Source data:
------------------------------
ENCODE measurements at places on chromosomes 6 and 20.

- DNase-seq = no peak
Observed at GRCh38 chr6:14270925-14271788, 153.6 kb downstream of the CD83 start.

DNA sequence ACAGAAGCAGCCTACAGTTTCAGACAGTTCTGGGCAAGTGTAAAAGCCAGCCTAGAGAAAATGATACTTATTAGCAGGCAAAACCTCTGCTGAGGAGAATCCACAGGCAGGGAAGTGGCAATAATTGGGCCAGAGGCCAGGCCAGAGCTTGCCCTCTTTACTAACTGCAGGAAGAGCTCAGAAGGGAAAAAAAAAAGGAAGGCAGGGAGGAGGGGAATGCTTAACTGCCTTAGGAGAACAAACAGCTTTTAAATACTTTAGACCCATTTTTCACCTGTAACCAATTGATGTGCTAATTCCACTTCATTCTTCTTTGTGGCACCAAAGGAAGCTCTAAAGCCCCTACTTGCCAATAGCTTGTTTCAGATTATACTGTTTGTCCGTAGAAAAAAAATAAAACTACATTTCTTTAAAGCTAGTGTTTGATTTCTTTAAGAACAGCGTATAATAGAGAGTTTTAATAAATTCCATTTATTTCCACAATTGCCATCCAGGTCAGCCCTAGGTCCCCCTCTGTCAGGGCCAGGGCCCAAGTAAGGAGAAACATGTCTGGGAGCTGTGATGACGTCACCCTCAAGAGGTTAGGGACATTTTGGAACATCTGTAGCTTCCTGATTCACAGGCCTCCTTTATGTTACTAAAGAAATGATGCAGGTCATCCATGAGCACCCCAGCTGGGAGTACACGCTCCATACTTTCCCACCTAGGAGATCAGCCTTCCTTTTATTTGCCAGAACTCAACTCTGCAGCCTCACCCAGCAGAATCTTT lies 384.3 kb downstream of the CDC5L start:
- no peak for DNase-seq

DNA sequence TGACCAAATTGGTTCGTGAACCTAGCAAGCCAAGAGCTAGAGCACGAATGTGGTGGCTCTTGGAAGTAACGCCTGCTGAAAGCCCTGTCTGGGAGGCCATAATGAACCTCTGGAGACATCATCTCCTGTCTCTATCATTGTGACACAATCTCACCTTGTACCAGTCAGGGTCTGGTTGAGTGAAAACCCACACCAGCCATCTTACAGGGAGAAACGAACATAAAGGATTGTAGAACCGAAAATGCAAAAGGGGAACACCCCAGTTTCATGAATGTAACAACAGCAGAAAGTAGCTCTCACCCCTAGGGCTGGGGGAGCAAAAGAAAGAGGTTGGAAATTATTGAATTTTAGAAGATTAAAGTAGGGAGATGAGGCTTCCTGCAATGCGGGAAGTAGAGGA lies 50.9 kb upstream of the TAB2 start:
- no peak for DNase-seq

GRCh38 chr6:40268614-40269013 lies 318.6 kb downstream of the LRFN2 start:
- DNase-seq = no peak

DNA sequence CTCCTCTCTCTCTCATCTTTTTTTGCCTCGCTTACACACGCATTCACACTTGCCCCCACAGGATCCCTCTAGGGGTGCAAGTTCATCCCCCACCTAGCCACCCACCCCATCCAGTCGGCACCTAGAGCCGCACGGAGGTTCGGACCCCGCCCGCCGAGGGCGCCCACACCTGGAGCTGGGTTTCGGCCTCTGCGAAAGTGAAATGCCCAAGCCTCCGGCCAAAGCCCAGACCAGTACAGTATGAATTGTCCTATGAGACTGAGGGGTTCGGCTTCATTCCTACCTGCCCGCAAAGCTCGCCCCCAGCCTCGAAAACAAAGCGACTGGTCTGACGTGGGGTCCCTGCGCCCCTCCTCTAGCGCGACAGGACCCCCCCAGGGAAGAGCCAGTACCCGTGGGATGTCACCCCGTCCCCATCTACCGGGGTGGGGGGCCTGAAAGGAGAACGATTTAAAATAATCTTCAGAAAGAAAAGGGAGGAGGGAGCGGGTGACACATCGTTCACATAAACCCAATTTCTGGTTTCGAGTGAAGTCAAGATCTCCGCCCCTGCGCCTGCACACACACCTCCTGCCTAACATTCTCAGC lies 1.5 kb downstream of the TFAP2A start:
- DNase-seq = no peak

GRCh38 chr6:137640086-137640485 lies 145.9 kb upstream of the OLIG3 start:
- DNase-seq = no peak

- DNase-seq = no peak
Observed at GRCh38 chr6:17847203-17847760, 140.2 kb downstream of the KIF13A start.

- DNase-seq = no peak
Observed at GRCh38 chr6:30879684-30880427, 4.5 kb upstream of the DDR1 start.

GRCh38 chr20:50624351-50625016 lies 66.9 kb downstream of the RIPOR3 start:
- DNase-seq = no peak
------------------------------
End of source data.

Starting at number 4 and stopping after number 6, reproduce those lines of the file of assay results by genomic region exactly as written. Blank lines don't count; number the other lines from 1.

DNA sequence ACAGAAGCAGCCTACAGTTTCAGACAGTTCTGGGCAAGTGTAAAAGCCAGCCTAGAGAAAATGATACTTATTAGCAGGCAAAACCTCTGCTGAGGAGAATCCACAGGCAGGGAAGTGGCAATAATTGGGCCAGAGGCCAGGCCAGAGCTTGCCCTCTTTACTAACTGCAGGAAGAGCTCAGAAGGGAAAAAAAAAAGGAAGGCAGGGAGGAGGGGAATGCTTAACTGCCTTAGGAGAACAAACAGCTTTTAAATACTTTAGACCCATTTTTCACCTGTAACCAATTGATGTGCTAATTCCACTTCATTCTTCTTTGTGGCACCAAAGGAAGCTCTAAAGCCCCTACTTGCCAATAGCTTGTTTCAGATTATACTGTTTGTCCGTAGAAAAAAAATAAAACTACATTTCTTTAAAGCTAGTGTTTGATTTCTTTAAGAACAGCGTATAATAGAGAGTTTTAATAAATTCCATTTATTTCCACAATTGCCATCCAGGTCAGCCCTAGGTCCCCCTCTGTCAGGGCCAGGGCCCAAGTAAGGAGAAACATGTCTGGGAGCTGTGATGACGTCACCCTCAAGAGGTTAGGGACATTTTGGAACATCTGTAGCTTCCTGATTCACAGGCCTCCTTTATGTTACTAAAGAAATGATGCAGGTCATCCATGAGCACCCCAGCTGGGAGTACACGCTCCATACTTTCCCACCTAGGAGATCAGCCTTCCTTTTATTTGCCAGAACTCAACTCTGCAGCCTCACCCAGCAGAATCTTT lies 384.3 kb downstream of the CDC5L start:
- no peak for DNase-seq

DNA sequence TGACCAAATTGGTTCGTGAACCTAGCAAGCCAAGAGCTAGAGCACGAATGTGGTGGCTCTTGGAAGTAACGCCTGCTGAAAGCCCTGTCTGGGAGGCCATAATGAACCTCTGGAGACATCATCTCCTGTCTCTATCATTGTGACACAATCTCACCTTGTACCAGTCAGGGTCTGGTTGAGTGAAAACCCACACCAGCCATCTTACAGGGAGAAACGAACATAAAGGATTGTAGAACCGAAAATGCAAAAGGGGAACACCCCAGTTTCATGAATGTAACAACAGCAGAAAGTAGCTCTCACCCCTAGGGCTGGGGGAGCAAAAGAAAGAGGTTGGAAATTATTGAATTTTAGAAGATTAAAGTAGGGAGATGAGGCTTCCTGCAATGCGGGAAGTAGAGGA lies 50.9 kb upstream of the TAB2 start: